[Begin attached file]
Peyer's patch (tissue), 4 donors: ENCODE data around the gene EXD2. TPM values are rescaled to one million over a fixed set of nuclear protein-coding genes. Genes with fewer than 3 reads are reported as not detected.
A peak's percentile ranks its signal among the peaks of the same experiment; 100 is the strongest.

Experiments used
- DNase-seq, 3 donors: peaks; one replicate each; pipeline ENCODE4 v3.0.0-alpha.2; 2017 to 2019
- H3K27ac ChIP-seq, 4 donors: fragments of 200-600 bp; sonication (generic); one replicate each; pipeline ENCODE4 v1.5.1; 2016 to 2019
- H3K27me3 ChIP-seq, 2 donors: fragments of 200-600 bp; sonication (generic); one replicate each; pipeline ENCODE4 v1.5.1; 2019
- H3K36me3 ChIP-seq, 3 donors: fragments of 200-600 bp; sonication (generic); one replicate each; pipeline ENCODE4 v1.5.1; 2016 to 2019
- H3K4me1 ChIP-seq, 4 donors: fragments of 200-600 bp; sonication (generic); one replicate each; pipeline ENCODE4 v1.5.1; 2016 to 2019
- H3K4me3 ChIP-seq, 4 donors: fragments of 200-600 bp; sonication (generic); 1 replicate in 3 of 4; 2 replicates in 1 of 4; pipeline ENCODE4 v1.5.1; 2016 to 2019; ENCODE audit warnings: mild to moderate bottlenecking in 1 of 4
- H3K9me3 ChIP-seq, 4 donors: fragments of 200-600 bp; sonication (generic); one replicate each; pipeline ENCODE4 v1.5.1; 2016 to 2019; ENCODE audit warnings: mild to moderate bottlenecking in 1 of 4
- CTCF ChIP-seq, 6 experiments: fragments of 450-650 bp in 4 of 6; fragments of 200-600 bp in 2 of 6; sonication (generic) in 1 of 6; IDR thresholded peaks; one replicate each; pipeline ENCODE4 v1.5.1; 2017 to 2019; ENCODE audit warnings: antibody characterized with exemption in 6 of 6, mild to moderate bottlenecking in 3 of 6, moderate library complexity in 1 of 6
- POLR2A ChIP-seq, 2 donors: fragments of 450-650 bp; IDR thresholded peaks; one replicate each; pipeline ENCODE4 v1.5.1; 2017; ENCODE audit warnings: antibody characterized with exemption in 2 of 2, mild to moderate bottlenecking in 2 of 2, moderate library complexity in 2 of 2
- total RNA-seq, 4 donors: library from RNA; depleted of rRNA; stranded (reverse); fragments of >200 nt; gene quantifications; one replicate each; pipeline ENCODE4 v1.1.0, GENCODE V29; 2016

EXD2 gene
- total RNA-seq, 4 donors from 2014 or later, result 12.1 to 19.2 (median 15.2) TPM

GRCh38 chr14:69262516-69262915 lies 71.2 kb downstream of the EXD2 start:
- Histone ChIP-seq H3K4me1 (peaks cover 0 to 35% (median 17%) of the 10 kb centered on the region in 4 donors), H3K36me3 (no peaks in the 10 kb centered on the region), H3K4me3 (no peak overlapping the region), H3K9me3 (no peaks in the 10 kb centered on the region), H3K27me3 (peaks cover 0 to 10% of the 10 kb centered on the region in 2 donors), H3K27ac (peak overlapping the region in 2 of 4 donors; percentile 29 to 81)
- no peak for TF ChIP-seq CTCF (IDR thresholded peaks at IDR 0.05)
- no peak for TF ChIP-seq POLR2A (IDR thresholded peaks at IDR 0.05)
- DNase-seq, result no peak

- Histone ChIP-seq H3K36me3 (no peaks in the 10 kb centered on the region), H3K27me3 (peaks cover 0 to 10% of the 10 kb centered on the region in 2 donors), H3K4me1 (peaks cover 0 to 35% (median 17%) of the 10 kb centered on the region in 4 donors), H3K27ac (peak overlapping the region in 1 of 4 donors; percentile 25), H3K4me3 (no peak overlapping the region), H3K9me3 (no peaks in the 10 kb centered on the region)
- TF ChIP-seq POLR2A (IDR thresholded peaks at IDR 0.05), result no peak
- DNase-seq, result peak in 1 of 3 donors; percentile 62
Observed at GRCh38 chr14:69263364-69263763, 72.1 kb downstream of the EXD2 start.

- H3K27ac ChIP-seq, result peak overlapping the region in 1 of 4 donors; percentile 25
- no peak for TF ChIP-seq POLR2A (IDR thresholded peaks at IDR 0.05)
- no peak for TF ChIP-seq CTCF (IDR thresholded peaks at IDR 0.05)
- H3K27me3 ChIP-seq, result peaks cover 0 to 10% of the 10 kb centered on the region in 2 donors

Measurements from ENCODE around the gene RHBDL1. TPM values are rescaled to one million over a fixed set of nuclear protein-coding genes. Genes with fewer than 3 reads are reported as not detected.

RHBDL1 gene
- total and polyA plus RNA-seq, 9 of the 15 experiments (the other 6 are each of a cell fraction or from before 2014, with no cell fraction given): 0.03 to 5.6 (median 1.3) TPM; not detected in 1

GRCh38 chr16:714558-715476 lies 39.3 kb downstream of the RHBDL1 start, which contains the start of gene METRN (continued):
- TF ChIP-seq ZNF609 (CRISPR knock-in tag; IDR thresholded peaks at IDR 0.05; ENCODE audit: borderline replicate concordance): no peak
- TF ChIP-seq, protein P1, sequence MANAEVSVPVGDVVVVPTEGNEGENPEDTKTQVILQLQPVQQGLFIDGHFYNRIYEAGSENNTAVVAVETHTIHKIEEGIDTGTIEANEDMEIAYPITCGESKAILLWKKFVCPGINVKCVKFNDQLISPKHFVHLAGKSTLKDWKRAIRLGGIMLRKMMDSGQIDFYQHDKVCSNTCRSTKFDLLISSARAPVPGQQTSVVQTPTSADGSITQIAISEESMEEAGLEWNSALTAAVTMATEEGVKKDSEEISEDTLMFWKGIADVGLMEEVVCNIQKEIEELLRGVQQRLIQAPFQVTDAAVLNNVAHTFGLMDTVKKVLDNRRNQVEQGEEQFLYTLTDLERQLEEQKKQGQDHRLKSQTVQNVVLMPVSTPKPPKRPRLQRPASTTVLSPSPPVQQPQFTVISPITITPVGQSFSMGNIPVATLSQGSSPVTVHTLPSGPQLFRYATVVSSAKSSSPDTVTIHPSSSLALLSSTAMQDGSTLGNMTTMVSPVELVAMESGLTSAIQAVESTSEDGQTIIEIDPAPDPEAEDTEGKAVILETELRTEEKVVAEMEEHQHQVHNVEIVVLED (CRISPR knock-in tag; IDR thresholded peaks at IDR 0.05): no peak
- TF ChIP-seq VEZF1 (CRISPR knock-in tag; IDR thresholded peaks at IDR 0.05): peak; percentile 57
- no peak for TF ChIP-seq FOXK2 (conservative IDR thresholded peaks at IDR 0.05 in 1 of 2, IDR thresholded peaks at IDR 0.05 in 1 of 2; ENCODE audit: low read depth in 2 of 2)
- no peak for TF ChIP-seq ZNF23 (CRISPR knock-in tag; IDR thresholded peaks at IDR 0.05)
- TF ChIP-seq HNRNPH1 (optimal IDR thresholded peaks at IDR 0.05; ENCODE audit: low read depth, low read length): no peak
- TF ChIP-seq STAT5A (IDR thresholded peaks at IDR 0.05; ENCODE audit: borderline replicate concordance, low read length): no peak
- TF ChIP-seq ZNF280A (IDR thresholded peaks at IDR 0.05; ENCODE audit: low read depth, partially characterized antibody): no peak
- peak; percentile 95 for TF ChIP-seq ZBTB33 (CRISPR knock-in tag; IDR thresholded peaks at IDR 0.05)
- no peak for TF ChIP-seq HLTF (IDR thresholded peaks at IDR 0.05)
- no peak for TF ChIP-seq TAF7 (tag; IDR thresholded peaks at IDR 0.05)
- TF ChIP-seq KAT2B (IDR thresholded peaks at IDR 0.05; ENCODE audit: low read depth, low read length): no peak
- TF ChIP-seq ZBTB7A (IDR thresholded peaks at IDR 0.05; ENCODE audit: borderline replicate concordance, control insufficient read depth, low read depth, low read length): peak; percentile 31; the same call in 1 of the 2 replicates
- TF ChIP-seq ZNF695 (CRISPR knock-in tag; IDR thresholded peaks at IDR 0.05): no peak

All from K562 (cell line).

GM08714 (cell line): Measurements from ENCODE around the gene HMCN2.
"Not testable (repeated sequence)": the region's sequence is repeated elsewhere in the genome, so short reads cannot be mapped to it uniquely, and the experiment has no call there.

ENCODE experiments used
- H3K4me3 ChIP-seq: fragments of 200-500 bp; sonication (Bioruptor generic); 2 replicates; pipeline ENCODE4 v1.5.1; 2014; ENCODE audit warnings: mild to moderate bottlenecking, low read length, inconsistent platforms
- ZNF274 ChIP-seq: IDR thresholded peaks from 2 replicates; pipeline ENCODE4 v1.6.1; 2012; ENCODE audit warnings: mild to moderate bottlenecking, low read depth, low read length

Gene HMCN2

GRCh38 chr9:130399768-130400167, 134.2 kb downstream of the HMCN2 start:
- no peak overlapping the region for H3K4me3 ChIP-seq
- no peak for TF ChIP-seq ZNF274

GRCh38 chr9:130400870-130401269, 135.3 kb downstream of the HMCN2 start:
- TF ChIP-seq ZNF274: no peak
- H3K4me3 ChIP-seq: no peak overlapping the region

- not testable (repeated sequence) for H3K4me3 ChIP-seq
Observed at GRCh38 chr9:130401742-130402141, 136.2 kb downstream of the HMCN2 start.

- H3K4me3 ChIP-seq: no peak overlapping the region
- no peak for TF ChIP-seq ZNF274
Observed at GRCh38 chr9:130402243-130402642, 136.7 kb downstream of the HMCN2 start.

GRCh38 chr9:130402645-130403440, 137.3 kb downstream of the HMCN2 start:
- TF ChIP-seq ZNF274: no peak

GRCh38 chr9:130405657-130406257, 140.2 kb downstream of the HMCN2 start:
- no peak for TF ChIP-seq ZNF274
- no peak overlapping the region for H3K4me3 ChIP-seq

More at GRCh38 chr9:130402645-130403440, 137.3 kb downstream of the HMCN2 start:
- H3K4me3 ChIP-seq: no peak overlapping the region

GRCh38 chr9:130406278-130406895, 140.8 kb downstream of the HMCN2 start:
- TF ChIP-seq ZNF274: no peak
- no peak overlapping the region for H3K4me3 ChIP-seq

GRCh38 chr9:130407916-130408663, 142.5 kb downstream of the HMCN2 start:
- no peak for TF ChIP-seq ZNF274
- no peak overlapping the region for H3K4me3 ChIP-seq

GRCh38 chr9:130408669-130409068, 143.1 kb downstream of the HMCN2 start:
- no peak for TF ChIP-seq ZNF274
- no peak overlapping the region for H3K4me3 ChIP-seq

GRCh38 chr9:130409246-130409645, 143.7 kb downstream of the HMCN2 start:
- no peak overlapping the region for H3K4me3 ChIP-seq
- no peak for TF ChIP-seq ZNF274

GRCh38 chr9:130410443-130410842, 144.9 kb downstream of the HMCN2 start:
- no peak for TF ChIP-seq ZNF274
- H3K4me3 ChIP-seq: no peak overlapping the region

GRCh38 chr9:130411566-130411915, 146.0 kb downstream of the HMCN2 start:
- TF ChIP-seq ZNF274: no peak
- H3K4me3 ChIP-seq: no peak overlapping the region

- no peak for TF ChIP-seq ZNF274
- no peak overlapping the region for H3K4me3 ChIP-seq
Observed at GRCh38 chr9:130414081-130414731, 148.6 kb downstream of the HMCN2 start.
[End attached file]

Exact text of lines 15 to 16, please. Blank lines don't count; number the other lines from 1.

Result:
- total RNA-seq, 4 donors from 2014 or later, result 12.1 to 19.2 (median 15.2) TPM

GRCh38 chr14:69262516-69262915 lies 71.2 kb downstream of the EXD2 start: